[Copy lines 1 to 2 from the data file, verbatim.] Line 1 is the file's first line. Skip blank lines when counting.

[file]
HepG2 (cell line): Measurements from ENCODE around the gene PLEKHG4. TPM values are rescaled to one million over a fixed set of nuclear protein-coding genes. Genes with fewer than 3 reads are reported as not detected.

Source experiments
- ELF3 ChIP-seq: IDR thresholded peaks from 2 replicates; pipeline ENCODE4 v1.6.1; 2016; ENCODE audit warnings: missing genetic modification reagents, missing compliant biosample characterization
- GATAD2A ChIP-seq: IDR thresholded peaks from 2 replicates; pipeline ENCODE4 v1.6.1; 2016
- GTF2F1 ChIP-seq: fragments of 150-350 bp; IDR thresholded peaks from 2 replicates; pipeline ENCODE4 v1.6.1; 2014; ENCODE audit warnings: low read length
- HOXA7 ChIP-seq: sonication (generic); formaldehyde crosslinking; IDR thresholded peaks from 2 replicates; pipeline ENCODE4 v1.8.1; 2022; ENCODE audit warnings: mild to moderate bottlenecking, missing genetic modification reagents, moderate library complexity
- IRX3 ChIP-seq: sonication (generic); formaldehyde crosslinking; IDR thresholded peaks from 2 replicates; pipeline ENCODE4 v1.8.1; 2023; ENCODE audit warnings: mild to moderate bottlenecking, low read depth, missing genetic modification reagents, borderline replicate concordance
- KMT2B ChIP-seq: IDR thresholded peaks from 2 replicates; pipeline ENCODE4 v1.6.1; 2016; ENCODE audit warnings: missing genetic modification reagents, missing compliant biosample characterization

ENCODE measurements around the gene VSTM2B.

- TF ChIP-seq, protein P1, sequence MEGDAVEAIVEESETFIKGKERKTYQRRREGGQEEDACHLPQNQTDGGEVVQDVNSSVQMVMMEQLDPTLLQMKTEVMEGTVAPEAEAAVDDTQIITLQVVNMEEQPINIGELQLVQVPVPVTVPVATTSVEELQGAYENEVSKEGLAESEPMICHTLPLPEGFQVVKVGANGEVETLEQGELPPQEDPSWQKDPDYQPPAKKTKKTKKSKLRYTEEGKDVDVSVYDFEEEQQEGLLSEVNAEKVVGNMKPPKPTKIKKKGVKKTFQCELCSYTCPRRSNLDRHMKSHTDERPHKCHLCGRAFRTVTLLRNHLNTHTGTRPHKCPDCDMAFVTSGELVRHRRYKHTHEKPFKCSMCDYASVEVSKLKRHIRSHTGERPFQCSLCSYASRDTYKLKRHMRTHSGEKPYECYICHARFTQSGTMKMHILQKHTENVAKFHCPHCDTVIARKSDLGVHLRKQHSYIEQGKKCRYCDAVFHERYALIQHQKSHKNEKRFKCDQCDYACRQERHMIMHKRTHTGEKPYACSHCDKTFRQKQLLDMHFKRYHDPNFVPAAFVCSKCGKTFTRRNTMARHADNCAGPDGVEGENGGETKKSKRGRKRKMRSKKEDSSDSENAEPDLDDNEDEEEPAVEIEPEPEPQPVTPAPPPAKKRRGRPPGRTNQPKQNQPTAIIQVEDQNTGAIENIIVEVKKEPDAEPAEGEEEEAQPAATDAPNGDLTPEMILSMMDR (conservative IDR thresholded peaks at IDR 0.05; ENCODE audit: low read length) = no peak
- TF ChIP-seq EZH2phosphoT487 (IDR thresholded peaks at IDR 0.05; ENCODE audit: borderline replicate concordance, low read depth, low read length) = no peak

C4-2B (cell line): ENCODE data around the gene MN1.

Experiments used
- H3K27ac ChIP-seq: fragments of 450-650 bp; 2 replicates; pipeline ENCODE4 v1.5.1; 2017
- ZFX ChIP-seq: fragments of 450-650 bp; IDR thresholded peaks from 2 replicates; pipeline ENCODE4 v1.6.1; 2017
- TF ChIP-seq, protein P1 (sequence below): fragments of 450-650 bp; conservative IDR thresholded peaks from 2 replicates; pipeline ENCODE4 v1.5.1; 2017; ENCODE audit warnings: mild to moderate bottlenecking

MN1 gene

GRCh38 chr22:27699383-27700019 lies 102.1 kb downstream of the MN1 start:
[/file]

HepG2 (cell line): Measurements from ENCODE around the gene PLEKHG4. TPM values are rescaled to one million over a fixed set of nuclear protein-coding genes. Genes with fewer than 3 reads are reported as not detected.

Source experiments